Friday, May 19, 2017

Ninefox Gambit, by Yoon Ha Lee

I have not heard of Yoon Ha Lee, but plenty of people have.  The basis of his SF is math, and he is now devoting most of his time to the Machineries of Empire universe, of which Ninefox Gambit is the first full length novel.

The technology here is the calendar--the regulation of life by holidays and appointment.  The calendar can be used as a weapon, and rebels against it make use of those properties as well.  It's a sort of magic, though never discussed as such here.

There's lots of action and intrigue, and much to enjoy.  Yoon Ha Lee has plenty of fans.  But I have to say I found the book hard to read, and it never really took off for me.  It could be a lack of familiarity with the cultural context--it is apparent that Lee is making different assumptions from what Westerners would.  Still, I spent a lot of my time reading this book confused.  I don't think that's how action novels are supposed to work. 

I guess this reminds me of Aliette De Bodard's work--confusing when it should be transparent.  It still sort of works, but I can't say I favor it for an award.  A weak 3 stars from me.

Monday, May 8, 2017

This Census-Taker, by China Mieville

This Census-Taker is my first read for the Hugo Awards this year.  The Hugos are a clean enough list this time that Free SF Online is listing them again.  The book is up for a novella award.

Mieville is inconsistent, which drives fans nuts in some ways.  The City and the City was one of the most brilliant social speculative fiction books I have ever read.  He is incredibly daring in the topics he takes on, and his style is unique.

But sometimes he just misses, and gets published anyway.  This is one of those time.  This Census-Taker is set in a place with a recent chaotic past, where there is some technology but it's not all tied together.  I thought of somewhere like Croatia when I read it.  The protagonist is a young boy in a family that seems schizophrenic in a very detached sort of way.  The father is definitely mentally ill.  Neither mother nor father seem comfortable at all with the rest of their town, or the world.  The father has a talent for making "keys" that make wishes come true in a limited way, thus the speculative element.  He also has a thing for killing small animals.  The book opens as the narrator, as an adult, describes himself running into town shouting about his father killing his mother.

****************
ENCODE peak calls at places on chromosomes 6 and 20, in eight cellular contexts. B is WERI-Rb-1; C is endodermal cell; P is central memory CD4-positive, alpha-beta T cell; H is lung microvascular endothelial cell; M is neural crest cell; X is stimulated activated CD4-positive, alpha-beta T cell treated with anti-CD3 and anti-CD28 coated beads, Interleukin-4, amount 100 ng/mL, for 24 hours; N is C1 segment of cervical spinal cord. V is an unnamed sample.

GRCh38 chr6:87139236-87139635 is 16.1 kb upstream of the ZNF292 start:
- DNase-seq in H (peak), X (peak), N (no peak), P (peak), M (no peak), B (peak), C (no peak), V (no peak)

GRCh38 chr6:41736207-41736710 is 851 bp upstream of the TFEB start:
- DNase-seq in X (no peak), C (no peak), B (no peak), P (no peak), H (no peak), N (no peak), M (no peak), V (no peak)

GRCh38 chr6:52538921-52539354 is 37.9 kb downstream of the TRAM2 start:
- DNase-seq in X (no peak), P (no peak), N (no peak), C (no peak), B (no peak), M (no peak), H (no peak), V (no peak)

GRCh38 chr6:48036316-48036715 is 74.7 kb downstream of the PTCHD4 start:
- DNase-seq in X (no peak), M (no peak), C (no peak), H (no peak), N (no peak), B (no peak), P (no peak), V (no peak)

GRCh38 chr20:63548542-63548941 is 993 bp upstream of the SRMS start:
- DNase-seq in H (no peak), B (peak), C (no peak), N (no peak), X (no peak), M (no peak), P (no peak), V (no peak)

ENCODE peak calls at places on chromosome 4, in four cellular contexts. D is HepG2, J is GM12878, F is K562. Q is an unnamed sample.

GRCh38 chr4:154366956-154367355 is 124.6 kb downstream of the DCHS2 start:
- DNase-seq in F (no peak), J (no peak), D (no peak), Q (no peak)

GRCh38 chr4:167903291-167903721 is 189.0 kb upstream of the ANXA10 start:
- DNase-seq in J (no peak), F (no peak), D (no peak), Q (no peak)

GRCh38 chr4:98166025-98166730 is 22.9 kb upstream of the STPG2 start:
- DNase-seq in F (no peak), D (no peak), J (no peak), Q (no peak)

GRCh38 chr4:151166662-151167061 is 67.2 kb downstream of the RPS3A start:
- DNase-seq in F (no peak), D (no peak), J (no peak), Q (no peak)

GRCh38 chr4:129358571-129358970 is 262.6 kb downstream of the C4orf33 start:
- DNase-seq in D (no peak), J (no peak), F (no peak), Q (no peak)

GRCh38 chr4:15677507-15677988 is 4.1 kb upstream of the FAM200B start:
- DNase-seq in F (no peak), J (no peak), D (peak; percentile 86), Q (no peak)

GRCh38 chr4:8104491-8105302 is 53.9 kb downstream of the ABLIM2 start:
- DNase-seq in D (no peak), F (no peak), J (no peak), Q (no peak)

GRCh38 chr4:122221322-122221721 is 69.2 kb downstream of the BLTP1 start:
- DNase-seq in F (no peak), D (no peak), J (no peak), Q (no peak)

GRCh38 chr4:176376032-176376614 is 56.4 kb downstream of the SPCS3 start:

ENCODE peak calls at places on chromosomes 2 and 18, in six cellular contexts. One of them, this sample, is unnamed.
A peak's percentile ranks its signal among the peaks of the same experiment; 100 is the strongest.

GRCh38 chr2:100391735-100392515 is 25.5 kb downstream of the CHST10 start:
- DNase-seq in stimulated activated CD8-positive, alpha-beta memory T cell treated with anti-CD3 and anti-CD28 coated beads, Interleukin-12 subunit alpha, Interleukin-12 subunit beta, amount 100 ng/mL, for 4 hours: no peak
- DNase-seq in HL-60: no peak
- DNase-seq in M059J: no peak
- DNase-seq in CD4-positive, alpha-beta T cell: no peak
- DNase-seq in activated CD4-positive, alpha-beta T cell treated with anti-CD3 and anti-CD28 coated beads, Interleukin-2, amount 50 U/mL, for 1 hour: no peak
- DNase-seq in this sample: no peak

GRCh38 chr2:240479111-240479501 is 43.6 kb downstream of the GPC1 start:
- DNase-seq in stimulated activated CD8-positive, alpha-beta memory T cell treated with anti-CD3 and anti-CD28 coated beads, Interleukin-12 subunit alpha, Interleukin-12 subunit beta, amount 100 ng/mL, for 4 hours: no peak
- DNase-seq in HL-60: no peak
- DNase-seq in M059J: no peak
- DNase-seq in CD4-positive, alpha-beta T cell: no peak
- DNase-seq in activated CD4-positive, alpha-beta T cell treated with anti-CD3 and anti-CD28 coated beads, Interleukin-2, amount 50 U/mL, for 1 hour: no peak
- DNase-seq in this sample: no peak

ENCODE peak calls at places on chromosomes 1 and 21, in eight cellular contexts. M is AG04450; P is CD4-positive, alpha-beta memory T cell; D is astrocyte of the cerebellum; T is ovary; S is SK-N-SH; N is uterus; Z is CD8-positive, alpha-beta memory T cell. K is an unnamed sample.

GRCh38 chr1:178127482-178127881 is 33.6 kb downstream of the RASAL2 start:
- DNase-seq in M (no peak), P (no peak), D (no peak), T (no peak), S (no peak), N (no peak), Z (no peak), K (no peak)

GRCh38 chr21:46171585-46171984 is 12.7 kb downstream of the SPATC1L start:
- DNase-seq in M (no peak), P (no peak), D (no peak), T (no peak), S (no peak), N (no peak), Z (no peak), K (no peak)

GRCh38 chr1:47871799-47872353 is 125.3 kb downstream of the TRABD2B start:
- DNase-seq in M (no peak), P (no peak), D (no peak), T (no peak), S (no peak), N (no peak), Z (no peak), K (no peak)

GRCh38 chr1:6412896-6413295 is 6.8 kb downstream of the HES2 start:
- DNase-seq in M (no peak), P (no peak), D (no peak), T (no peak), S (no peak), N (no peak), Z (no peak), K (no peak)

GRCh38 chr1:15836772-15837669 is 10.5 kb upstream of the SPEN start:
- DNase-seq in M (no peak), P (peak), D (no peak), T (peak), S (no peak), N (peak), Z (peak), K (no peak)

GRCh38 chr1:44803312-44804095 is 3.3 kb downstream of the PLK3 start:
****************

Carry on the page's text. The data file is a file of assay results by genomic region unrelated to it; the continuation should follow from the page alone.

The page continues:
The perspective of the book is supposedly adult, as I said--the narrator refers to himself living in another country, writing in a different language.  But the point of view of the book never seems to depart from that of the boy.  A series of sad events are described in the limited perspective of a seven year old, and aren't really informed by the adult perspective of the narrator.  It just kind of ploughs along.  I kept waiting for the action, or resolution, or something to start.  It eventually does resolve, but you feel like it never really got started.

So I'm not real sure why it was nominated for a Hugo, beyond name value, and I can't really recommend it.  Two stars for me.

Wednesday, May 3, 2017

Borderline, by Mishell Baker

Continuing my reading of Nebula award nominees for this year, I read Borderline by Mishell Baker.  The basic theme of the book is that an agency exists (the Arcadia Project) that serves as a contact point between the world of Fairy and our world.  Now, this theme has been done more times than I can count--Charles Stross' Laundry series, Jasper Fforde, Emma Bull's War for the Oaks, and more YA series than you can shake a stick at--but it's a trope that keeps on giving. And this book has a lot to offer as an entry in the category.

The Arcadia Project uses the mentally damaged as its agents.  Our protagonist, Millie, suffers from Borderline personality disorder that has driven her to attempt suicide.  The attempt cost her parts of both legs.  We get detailed expositions of life inside a BPD person's head, and dealing with prosthetics ("every amputation's unique, you learn to do what works).

She and a crew of multiple personality, paranoid, psychopathic and dissociative agents investigate the disappearance of Fey visiting our world.  The worlds have much to lend each other--Fey value our social structure and organization, we value their creativity.  Highly creative people tend to have Echoes in Arcadia--Fey who are attuned to their person and can lend them creative vision.  The details are lots of fun.

The mystery and personality disorder elements are well woven together.  Millie is the only truly detailed character, but we get a strong supporting cast.  Her 19 year old boss Caryl is also well done.

This one is going to be hard to beat as a book to simply enjoy.  I can highly recommend it for a good, juicy read.  I had a hard time putting it down, and I have much experience with putting down good books.  I give it four stars.  Go get it now.